In the final days of its November term, the Illinois Supreme Court allowed a petition for leave to appeal in McVey v. M.L.K. Enterprises, LLC. McVey, a case from the Fifth District, presents the following question: must attorneys’ fees and costs be deducted from a tort settlement before a lien under the Health Care Services Lien Act is paid?

McVey arose from an accident in a bar. The plaintiff settled her lawsuit with the employer of the tortfeasor. A petition to adjudicate liens was filed pursuant to the Illinois Health Care Services Lien Act by the hospital which treated the plaintiff. The trial court awarded the hospital $2,500, declining to deduct the plaintiff’s attorneys’ fees from the settlement before calculating the lien. In doing so, the trial court found that the Fifth District’s decision in Stanton v. Rea was in conflict with the Supreme Court’s decision one year before Stanton in Wendling v. Southern Illinois Hospital Services.

The Appellate Court reversed. The only distinction between Stanton and McVey, the Court wrote, was that Stanton involved a judgment entered after a jury verdict. But the Lien Act treated jury verdicts and settlements the same way, so that wasn’t a difference that made a difference.

According to the Stanton court, lienholders are limited to 40% of a judgment, and if lienholders receive 40%, then attorneys liens are limited to 30% of the judgment. Therefore, the court concluded, the legislature intended that tort plaintiffs receive at least 30% of the judgment. For that to be possible, attorneys’ fees had to be deducted from the judgment before applying the health care liens. The Court found that Stanton required reversal in McVey.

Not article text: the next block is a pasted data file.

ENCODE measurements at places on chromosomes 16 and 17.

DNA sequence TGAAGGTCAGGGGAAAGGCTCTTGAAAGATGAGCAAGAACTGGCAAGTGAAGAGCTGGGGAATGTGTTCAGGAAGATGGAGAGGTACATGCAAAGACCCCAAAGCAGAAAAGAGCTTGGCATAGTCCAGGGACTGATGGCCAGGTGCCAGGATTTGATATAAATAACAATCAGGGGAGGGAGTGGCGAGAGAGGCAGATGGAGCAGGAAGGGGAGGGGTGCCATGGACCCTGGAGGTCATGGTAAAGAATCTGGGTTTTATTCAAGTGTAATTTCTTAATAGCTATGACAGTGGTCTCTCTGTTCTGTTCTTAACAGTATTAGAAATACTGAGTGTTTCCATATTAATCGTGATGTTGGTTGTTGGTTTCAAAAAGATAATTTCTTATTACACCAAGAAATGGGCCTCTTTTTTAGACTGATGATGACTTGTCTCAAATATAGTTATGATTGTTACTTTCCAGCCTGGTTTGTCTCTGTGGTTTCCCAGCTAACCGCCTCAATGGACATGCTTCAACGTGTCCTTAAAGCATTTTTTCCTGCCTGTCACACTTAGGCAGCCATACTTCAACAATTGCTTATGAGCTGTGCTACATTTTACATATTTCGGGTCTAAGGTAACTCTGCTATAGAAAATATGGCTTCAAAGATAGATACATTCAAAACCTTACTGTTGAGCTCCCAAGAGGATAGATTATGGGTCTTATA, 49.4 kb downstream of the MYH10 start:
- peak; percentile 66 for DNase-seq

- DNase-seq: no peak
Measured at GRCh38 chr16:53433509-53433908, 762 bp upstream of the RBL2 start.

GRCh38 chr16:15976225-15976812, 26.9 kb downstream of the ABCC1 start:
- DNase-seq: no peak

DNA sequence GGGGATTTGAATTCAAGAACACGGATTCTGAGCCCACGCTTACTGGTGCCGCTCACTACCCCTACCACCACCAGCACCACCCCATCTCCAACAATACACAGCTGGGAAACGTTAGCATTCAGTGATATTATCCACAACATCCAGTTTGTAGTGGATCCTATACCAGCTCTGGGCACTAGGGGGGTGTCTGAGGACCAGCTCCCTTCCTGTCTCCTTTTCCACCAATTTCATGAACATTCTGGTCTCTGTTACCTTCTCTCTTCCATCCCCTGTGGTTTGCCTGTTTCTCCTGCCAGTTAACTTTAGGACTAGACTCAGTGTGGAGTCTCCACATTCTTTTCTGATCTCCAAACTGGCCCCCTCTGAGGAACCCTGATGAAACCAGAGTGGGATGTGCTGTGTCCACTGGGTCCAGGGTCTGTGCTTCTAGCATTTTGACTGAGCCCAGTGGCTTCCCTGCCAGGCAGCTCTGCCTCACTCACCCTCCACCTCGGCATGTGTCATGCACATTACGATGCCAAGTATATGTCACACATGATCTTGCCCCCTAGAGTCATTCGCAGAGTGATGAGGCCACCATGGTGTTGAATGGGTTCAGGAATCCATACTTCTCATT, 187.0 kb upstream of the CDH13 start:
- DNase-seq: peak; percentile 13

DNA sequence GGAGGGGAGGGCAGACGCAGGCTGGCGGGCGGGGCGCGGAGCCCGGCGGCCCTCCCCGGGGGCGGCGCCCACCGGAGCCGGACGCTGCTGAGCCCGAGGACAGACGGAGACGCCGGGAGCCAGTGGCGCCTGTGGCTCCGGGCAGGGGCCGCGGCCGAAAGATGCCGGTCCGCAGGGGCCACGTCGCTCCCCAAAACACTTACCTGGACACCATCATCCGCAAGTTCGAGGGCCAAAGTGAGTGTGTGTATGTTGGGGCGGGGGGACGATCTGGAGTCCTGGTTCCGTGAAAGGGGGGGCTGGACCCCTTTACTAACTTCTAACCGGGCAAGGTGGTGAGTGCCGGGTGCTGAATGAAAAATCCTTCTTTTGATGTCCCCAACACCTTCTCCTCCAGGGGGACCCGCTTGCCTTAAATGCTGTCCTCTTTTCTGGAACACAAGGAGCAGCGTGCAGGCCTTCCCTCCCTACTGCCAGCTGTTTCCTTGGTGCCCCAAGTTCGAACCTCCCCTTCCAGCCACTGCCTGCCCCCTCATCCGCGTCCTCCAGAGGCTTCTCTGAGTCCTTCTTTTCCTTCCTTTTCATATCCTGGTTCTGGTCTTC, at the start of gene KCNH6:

As for the trial court’s view that Stanton was in conflict with McVey, the court pointed out that it had addressed that argument in Stanton itself, concluding that Wendling was about the common fund doctrine rather than the Act. The Court found that its original rationale was still valid. The hospital also pointed to a new section of the Act, effective January 1, 2013, which allegedly found that fees are not to be deducted from subrogation claims. The Court held that given that no subrogation was involved in McVey, the new section didn’t apply.

We expect McVey to be decided in eight to ten months.

Image courtesy of Flickr by Lydia (no changes).